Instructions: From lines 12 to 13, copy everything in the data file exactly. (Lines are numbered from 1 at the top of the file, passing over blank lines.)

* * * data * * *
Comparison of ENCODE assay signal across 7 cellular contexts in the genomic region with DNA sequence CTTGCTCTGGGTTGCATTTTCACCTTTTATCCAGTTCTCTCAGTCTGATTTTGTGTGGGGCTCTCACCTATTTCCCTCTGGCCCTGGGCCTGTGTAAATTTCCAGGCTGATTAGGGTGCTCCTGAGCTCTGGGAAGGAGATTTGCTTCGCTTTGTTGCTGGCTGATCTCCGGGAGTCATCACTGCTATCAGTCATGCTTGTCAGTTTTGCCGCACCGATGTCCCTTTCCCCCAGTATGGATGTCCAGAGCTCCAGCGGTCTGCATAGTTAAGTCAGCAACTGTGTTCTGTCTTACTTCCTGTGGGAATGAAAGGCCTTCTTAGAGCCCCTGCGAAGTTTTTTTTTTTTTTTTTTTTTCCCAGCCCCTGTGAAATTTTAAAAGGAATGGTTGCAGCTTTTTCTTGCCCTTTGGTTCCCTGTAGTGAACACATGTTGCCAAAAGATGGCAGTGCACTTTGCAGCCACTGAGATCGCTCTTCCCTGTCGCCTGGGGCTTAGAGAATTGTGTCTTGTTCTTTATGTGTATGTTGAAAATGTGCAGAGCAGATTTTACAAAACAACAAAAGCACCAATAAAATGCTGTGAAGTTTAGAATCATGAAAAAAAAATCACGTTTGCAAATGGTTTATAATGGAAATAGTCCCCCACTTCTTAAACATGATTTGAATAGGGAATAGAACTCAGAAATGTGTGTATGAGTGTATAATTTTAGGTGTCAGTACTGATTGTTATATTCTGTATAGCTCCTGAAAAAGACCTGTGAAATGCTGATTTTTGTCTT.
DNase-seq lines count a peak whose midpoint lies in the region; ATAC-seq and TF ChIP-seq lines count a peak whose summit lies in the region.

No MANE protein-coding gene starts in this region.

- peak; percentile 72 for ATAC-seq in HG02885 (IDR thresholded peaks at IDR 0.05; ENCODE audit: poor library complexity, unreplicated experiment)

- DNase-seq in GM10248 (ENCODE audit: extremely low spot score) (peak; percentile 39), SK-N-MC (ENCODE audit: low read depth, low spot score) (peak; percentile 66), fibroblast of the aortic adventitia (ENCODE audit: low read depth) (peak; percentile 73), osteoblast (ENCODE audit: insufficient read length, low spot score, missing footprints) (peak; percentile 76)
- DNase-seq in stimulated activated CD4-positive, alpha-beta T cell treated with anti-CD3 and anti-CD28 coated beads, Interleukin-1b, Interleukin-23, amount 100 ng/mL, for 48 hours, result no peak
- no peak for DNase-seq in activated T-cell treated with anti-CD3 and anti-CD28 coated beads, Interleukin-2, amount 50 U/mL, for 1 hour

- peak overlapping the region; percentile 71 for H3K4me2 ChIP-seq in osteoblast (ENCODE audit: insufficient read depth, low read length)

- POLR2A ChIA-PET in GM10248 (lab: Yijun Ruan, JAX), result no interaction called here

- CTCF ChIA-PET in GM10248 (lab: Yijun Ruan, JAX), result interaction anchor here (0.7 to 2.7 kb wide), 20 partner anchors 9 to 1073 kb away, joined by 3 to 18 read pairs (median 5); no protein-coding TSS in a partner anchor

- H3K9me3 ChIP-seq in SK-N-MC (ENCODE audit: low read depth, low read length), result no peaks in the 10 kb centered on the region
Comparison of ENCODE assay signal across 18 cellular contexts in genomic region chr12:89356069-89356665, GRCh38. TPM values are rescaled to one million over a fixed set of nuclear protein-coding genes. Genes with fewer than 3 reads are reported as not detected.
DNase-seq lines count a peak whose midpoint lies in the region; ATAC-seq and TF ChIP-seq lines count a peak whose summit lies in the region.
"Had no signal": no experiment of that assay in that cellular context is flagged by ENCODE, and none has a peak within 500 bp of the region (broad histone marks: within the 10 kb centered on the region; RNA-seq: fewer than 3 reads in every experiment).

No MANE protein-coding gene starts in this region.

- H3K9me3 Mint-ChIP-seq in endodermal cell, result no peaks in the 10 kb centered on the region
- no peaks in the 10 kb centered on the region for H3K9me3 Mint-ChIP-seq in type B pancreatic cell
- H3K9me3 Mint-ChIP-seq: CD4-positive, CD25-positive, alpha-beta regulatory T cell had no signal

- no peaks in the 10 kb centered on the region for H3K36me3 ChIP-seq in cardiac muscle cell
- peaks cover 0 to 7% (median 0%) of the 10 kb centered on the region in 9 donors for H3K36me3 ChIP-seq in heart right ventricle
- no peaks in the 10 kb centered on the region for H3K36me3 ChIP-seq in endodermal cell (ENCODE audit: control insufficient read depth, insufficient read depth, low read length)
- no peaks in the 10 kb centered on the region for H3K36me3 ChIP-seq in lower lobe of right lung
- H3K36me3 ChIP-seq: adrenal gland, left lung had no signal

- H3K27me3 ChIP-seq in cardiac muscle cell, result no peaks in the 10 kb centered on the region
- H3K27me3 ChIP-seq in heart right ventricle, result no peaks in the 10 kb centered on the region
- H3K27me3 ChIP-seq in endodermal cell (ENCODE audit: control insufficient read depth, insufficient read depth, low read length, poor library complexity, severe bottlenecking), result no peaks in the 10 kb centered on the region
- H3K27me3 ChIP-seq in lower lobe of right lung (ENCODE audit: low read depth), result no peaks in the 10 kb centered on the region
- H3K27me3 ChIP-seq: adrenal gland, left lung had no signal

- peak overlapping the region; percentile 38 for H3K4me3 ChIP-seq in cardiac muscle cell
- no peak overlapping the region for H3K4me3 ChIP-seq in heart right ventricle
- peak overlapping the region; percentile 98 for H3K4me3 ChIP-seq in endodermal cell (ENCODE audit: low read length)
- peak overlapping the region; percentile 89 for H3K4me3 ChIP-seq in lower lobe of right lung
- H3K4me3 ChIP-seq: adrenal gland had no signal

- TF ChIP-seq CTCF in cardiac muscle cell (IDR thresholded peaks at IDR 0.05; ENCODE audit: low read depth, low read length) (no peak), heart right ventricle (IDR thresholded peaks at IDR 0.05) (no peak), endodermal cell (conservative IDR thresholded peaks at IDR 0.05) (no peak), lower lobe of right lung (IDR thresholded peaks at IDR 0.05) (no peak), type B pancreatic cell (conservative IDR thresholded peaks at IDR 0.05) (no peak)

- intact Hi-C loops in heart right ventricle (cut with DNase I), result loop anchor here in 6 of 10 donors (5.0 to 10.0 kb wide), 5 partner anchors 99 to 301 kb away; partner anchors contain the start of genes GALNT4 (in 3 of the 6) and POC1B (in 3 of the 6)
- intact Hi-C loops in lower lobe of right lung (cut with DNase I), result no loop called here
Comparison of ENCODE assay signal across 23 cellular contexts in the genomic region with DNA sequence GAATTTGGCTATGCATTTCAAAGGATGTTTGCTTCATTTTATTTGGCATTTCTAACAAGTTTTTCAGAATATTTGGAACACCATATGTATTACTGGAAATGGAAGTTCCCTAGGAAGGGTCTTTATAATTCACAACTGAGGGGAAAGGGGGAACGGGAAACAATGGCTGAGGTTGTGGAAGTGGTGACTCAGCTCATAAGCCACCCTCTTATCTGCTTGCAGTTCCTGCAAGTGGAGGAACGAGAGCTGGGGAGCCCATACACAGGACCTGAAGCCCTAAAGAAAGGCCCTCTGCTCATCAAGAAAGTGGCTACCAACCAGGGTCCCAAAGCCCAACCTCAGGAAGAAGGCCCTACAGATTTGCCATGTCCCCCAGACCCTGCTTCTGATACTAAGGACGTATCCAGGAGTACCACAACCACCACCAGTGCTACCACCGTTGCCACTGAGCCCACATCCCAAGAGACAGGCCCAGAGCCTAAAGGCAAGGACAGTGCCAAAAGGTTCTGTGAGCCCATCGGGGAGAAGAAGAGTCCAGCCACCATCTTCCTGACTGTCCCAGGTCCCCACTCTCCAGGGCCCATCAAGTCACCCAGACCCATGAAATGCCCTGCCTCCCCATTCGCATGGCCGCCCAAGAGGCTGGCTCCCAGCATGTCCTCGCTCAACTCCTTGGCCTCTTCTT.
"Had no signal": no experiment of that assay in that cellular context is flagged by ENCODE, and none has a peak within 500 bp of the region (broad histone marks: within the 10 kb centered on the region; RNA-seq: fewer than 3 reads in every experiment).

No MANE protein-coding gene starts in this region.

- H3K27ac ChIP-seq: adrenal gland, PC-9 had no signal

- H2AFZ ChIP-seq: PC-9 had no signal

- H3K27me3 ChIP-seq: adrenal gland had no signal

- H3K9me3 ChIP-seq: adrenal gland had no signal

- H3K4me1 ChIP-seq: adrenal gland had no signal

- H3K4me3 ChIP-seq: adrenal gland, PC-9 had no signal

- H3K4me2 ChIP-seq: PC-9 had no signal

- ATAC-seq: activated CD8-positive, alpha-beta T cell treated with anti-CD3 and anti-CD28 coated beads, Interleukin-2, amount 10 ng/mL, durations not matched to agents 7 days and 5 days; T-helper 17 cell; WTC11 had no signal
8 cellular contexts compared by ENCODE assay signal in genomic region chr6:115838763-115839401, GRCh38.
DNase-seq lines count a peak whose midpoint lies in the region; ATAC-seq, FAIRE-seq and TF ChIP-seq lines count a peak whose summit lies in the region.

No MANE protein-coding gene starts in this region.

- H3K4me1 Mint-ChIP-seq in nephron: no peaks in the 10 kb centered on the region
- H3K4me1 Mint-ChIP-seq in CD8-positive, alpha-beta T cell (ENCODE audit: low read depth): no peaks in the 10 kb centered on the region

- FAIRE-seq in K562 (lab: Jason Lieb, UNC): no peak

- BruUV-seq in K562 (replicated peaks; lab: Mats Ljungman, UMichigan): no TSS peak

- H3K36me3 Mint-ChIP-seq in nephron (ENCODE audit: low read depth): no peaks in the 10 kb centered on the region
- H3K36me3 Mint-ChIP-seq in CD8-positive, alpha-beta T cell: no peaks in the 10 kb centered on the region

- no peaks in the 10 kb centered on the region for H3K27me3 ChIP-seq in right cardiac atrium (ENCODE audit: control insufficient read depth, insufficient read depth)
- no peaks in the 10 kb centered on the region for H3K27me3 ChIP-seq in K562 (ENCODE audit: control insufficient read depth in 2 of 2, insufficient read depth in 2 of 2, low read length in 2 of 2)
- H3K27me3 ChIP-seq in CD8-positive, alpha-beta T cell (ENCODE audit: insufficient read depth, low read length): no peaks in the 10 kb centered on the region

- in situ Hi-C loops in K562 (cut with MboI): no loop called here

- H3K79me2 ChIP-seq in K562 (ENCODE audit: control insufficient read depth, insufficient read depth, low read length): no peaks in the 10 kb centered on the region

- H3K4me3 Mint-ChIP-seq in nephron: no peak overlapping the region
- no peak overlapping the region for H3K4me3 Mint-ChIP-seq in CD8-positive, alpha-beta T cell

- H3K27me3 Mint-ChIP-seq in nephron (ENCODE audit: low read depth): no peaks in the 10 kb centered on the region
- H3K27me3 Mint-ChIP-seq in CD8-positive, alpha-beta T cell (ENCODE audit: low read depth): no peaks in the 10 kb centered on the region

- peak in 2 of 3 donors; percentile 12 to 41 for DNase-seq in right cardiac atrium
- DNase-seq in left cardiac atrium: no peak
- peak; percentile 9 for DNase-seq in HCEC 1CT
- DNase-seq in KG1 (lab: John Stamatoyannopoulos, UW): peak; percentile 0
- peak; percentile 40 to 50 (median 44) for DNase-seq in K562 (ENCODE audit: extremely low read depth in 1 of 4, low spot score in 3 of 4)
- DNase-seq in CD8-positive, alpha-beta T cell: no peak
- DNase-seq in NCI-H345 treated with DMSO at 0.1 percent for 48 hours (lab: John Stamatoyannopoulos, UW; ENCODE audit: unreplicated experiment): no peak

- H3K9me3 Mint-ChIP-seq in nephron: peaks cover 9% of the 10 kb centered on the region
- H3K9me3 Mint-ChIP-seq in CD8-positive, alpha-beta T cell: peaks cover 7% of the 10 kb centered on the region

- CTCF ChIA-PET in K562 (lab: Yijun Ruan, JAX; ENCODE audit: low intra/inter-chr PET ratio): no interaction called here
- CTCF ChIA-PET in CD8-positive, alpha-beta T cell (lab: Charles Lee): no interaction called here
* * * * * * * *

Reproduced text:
Comparison of ENCODE assay signal across 18 cellular contexts in genomic region chr12:89356069-89356665, GRCh38. TPM values are rescaled to one million over a fixed set of nuclear protein-coding genes. Genes with fewer than 3 reads are reported as not detected.
DNase-seq lines count a peak whose midpoint lies in the region; ATAC-seq and TF ChIP-seq lines count a peak whose summit lies in the region.